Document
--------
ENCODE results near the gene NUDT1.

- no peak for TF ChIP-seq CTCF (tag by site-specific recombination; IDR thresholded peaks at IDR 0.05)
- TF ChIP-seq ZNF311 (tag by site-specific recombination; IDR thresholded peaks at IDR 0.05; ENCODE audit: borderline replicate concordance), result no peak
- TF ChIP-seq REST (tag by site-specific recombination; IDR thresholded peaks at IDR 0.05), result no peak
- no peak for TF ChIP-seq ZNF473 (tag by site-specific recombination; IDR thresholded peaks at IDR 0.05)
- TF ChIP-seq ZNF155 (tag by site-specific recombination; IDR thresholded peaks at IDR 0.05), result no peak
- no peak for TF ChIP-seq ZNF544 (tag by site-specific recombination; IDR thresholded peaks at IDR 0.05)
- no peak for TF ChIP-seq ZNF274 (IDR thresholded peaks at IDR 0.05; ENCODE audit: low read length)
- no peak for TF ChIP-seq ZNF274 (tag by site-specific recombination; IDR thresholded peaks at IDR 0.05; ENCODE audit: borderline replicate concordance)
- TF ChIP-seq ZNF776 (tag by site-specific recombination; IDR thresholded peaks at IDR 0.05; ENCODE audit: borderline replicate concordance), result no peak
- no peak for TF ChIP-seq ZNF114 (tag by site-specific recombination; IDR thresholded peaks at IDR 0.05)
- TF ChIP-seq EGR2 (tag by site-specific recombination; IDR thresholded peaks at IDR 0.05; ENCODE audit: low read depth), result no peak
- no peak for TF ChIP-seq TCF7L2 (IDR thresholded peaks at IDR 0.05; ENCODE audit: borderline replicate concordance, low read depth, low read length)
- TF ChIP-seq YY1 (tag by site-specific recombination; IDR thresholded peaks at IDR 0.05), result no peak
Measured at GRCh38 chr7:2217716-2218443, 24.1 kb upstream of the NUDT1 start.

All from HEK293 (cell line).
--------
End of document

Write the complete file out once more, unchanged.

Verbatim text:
ENCODE results near the gene NUDT1.

- no peak for TF ChIP-seq CTCF (tag by site-specific recombination; IDR thresholded peaks at IDR 0.05)
- TF ChIP-seq ZNF311 (tag by site-specific recombination; IDR thresholded peaks at IDR 0.05; ENCODE audit: borderline replicate concordance), result no peak
- TF ChIP-seq REST (tag by site-specific recombination; IDR thresholded peaks at IDR 0.05), result no peak
- no peak for TF ChIP-seq ZNF473 (tag by site-specific recombination; IDR thresholded peaks at IDR 0.05)
- TF ChIP-seq ZNF155 (tag by site-specific recombination; IDR thresholded peaks at IDR 0.05), result no peak
- no peak for TF ChIP-seq ZNF544 (tag by site-specific recombination; IDR thresholded peaks at IDR 0.05)
- no peak for TF ChIP-seq ZNF274 (IDR thresholded peaks at IDR 0.05; ENCODE audit: low read length)
- no peak for TF ChIP-seq ZNF274 (tag by site-specific recombination; IDR thresholded peaks at IDR 0.05; ENCODE audit: borderline replicate concordance)
- TF ChIP-seq ZNF776 (tag by site-specific recombination; IDR thresholded peaks at IDR 0.05; ENCODE audit: borderline replicate concordance), result no peak
- no peak for TF ChIP-seq ZNF114 (tag by site-specific recombination; IDR thresholded peaks at IDR 0.05)
- TF ChIP-seq EGR2 (tag by site-specific recombination; IDR thresholded peaks at IDR 0.05; ENCODE audit: low read depth), result no peak
- no peak for TF ChIP-seq TCF7L2 (IDR thresholded peaks at IDR 0.05; ENCODE audit: borderline replicate concordance, low read depth, low read length)
- TF ChIP-seq YY1 (tag by site-specific recombination; IDR thresholded peaks at IDR 0.05), result no peak
Measured at GRCh38 chr7:2217716-2218443, 24.1 kb upstream of the NUDT1 start.

All from HEK293 (cell line).